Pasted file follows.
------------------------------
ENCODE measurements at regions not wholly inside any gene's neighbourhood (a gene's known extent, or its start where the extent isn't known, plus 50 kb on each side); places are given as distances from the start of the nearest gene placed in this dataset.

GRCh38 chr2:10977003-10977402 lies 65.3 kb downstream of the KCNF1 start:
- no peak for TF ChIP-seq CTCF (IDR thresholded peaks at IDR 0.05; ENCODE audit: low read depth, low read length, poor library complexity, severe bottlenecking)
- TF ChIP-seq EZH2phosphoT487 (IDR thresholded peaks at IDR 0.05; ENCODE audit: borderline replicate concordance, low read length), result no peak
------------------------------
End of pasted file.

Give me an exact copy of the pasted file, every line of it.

ENCODE measurements at regions not wholly inside any gene's neighbourhood (a gene's known extent, or its start where the extent isn't known, plus 50 kb on each side); places are given as distances from the start of the nearest gene placed in this dataset.

GRCh38 chr2:10977003-10977402 lies 65.3 kb downstream of the KCNF1 start:
- no peak for TF ChIP-seq CTCF (IDR thresholded peaks at IDR 0.05; ENCODE audit: low read depth, low read length, poor library complexity, severe bottlenecking)
- TF ChIP-seq EZH2phosphoT487 (IDR thresholded peaks at IDR 0.05; ENCODE audit: borderline replicate concordance, low read length), result no peak